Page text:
|Summary:||Make yum feel snappier by caching repodata files|
|Product:||[Fedora] Fedora||Reporter:||Sigge Kotliar <sigge>|
|Component:||yum||Assignee:||Jeremy Katz <katzj>|
|Status:||CLOSED RAWHIDE||QA Contact:|
|Fixed In Version:||Doc Type:||Enhancement|
|Doc Text:||Story Points:||---|
|Last Closed:||2005-09-21 18:06:29 UTC||Type:||---|
|oVirt Team:||---||RHEL 7.3 requirements from Atomic Host:|
|Cloudforms Team:||---||Target Upstream Version:|
Description Sigge Kotliar 2005-07-17 17:08:25 UTC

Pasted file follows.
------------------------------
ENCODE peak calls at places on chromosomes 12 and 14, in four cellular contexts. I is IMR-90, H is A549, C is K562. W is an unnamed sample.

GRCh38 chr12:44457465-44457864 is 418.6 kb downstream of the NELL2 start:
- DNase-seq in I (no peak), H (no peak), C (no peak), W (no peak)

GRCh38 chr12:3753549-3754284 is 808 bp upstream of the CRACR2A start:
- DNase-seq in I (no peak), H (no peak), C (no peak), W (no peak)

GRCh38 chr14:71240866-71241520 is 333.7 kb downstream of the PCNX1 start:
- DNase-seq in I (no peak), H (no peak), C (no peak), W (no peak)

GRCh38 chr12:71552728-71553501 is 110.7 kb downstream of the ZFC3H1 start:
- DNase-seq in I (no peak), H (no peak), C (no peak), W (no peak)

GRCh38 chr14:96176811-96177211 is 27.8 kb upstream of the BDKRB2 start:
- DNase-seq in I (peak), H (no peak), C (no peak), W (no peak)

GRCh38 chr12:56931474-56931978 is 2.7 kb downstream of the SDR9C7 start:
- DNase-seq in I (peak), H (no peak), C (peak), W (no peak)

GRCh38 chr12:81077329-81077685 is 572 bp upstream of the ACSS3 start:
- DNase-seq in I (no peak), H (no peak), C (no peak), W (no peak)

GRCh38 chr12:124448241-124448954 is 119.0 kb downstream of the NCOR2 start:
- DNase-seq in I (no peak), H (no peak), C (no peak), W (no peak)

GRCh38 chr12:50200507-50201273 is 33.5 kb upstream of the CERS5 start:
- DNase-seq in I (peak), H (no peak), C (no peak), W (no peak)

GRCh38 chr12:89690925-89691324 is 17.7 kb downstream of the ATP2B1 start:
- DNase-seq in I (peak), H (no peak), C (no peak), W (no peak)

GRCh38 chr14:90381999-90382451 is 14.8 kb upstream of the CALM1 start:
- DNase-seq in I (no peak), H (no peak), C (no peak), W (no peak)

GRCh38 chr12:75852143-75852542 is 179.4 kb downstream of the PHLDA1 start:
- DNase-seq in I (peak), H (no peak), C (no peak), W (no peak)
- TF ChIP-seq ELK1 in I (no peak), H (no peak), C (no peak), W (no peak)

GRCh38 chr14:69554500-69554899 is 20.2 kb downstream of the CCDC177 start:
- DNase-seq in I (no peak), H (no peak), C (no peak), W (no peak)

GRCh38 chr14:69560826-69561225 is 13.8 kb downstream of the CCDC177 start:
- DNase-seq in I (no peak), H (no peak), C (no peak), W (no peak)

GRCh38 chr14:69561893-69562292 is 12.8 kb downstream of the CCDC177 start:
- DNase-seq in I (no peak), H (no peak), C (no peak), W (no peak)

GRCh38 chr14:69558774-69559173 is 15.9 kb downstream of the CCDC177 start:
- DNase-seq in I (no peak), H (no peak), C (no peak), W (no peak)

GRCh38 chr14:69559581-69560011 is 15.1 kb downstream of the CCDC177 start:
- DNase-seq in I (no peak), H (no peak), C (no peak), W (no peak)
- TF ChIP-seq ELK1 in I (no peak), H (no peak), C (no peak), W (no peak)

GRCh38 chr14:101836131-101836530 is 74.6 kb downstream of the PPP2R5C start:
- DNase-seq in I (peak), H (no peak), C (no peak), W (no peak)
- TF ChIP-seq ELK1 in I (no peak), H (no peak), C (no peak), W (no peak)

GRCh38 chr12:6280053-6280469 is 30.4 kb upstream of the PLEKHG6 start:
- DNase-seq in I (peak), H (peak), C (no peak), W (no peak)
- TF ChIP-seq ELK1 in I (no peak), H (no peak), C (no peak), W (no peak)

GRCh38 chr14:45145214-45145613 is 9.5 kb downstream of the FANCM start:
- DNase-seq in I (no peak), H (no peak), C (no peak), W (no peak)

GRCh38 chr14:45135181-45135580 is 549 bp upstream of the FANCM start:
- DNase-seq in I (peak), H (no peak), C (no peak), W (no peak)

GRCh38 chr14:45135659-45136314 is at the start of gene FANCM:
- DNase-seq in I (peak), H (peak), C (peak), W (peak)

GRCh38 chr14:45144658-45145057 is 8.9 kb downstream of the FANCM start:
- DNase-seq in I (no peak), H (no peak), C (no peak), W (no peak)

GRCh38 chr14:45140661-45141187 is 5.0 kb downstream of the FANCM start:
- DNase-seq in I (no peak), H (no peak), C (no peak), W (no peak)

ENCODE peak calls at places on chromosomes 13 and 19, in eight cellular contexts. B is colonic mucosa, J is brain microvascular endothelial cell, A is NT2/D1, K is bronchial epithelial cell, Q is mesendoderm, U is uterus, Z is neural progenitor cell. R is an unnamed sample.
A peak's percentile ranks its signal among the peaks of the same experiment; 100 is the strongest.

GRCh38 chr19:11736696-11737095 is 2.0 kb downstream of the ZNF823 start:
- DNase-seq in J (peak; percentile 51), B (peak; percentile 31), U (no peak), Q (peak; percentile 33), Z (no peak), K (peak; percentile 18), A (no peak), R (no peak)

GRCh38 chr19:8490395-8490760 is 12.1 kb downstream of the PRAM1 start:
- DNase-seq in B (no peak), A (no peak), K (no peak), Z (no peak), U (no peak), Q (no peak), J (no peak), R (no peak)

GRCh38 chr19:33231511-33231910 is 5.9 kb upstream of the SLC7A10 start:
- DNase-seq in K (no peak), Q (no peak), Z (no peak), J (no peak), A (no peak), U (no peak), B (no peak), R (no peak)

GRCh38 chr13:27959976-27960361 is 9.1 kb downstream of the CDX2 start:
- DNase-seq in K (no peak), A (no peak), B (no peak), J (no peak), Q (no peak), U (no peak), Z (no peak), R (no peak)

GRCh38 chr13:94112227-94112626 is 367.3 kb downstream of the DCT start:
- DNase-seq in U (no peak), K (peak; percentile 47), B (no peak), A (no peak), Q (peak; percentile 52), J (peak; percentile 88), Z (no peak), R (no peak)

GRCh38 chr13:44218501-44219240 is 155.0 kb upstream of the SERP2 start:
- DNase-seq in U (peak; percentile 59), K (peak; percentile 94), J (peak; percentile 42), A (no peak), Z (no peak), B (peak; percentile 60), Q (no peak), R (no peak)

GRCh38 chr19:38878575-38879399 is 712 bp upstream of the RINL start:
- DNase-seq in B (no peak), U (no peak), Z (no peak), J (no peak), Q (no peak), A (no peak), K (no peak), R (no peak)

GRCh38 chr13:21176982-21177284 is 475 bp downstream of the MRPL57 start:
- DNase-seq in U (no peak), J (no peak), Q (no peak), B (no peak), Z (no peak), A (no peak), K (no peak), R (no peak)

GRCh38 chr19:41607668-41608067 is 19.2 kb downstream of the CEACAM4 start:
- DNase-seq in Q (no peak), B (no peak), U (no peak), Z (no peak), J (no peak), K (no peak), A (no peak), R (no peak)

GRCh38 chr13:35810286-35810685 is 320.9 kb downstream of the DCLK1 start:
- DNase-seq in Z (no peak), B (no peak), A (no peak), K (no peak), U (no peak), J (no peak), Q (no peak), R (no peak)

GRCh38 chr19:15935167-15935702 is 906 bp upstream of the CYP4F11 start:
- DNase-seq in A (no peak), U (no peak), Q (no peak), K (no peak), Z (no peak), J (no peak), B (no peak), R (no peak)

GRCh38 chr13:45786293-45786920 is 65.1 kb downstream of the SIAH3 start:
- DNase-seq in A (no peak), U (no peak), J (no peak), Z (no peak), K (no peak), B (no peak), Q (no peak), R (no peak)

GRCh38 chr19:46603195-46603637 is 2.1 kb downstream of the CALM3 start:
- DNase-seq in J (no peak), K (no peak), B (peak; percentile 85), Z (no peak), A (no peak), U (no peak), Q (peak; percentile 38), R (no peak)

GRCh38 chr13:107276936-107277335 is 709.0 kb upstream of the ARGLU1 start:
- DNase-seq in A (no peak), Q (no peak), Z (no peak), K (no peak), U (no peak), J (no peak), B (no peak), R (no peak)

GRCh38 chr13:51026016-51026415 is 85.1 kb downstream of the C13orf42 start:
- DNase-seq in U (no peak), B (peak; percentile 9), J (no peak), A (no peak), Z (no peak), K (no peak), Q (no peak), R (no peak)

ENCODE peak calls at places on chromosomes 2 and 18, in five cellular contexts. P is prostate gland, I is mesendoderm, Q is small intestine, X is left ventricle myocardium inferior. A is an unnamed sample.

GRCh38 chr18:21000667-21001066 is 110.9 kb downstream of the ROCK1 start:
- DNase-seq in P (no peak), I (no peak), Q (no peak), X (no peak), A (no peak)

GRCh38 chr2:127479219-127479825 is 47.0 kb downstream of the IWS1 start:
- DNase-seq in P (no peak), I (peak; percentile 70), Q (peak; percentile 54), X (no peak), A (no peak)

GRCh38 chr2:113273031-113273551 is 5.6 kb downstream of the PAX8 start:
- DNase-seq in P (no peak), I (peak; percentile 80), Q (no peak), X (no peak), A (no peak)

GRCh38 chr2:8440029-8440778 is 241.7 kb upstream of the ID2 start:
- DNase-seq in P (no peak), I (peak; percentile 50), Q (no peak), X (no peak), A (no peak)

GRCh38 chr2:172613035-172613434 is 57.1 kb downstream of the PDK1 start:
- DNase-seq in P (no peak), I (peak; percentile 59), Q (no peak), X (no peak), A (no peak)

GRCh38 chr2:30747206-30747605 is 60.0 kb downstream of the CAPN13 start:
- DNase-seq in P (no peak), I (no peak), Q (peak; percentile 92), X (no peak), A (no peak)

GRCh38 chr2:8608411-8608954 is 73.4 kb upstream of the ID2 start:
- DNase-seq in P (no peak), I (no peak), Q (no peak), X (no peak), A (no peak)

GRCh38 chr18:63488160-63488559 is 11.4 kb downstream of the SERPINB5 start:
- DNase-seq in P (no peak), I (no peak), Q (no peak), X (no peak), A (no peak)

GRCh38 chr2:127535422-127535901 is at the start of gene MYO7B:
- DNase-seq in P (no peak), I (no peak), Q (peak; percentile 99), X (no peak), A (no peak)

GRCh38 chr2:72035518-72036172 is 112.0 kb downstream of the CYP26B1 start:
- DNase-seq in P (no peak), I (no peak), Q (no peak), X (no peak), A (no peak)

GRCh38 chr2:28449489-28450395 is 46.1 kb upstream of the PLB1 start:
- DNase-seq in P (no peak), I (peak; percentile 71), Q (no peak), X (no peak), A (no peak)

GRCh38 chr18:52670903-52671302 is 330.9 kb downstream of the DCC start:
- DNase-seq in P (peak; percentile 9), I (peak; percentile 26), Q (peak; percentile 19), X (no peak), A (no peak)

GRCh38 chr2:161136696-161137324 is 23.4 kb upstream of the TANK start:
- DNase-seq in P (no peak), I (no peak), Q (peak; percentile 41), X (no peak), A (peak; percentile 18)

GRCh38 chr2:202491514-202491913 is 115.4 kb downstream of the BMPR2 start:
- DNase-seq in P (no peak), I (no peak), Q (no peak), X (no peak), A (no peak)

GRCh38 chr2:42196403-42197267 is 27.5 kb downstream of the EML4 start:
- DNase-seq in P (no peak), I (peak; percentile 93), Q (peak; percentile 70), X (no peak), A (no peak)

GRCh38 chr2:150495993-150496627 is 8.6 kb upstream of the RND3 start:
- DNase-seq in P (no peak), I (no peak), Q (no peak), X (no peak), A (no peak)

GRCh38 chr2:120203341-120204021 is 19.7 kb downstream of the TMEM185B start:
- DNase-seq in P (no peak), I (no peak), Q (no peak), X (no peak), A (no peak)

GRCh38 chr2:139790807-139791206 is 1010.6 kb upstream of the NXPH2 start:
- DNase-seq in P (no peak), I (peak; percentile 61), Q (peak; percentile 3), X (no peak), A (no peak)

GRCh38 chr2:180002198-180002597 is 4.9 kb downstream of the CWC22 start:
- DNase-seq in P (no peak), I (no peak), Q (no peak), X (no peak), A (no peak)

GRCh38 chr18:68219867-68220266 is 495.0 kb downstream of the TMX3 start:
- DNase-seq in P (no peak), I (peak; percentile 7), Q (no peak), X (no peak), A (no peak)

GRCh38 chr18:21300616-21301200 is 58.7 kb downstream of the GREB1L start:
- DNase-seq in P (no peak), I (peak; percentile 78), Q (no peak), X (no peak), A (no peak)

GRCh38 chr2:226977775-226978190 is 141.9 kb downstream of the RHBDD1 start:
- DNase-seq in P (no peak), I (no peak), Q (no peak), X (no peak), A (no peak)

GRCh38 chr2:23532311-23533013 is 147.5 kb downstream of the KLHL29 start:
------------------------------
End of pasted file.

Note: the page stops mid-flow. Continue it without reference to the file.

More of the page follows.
Hi! I apologise in advance for this entry being very long, but I hope it can be worth the read. As it is right now, every call to yum causes it to download one small file per repo, this file presumably checking whether the repo has changed since the last time, if yes - it downloads a full repo list, if no it uses the old one. Although these files are all ~1kB, they each make up one separate HTTP request to one separate server. On my machine this takes approximately 1 second per repo. In my case I have six repos, giving me a bit more than six seconds to wait before any real action is done. In many cases as I will show later, this checking for updated repos can be avoided most of the times, making yum seem a lot faster. Even to this day, with all the great speed improvements yum has had, some people are complaining about yum being "slow". By slow they don't mean slow on calculating dependencies, but slow having in mind the time needed from the issue of a command to it being executed, much because of these unnecessary calls to HTTP servers. Some use cases: 1) User performs a yum check-update. Servers get checked, updates listed. The user then decides to update packages a, b, and c. When he/she issues "yum update a b c" - the HTTP requests for repodata files are sent again, causing a couple of seconds of unnecessary wait. 2) User wants to remove package foo. He issues "yum remove foo". It's only a remove, no need to get the latest versions of the repo data, just calculate dependencies from what is already stored. I personally always use the " -C" option to eliminate the getting of repo data 3) User wants to install package foo. Issues "yum install foo", repos updated, everything ok. But if the user then wants to install bar, the repos update again. Why? Nothing has changed, isn't it safe to assume the repos are still there? 4) User wants info on package foo. Issues "yum info foo". Needs to wait 6 unnecessary seconds before the info is showed. If he decides to read the info on package bar, it takes another 6 seconds. 5) The "base" repo never changes. Ever. Yet it gets "pinged" every time I do "yum anything" My suggestions on how to improve: a) Whenever the repodata.xml files are fetched, the time of the event is stored, and no newer updates of the repodata.xml are done for X period of time. (X perhaps needs some discussion, I'd say 12hrs or so.) b) Actions that don't necessarily need interaction with the servers, like yum remove and yum info should run with something equivalent to the -C option, and not connect to any server unless it is needed. c) A command line option like "--force-update" is created to always force yum to update the latest repodata.xml files. This is for "power users", that want the newest stuff, but it's not the default behaviour as most users want a quick response. Benefits of the change I propose: * Yum feels snappier. Makes people not afraid of using yum for simple tasks like installing a downloaded rpm package, removing a package without dependencies, or reading the info. * A large number of repos installed doesn't bog down yum as much, no more +1s wait for each repo installed. * People will use rpm -Uvh and rpm -e less, and yum install/yum remove more, now that it doesn't make them wait a couple of seconds on every command. Perhaps, rpm commands will never need be used by regular users anymore, in favour of yum for all rpm-related tasks. * Less strain on servers. Probably not that big a difference, but still. * Yum frontends become much much faster. Right now, tools like yumex and perhaps in the future pup have to do this: 1) do a check-update to get list. 2) Perform the action 3) do another check-update to see the list again. This means 3 seconds wasted PER REPO. That's a lot of seconds. I'm sure usability people have figures on how long is too long, but this surely must be too long. Cons: * Users will sometimes get a slightly not-updated repodata when they use yum. However, this is already the case with mirrors not being in perfect sync all the time, and should not matter for the average user All of this shouldn't be too big of a hassle for you yum developers to implement, and I'm sure the benefits will outweigh the work of implementing this, and wouldn't be great to brag about "yum processing time reduced to half" or something?